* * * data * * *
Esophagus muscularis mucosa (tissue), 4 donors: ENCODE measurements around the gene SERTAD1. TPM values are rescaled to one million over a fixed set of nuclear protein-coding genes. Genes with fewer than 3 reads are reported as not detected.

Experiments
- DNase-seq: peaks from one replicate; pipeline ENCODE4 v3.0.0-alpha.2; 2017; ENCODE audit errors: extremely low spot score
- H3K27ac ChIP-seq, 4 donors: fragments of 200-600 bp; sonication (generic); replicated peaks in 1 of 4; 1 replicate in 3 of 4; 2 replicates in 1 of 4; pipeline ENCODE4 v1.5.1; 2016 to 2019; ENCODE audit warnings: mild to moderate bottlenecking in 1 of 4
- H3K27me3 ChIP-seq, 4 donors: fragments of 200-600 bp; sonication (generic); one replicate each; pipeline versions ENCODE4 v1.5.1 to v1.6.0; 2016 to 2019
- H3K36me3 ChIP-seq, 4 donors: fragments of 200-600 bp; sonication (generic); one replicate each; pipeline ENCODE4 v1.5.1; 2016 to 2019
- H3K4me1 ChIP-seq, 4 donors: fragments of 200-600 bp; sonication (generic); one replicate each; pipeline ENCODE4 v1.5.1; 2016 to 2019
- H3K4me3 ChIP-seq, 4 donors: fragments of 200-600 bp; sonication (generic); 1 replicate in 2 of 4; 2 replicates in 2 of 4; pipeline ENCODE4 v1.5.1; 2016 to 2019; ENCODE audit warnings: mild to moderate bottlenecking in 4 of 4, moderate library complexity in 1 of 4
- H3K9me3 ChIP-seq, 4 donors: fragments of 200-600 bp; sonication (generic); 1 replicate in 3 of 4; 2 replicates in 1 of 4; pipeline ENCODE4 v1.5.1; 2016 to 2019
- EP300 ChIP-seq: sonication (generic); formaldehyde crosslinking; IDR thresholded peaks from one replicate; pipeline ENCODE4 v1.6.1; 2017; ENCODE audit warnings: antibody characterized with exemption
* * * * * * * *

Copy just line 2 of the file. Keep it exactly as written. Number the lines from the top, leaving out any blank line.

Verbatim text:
Experiments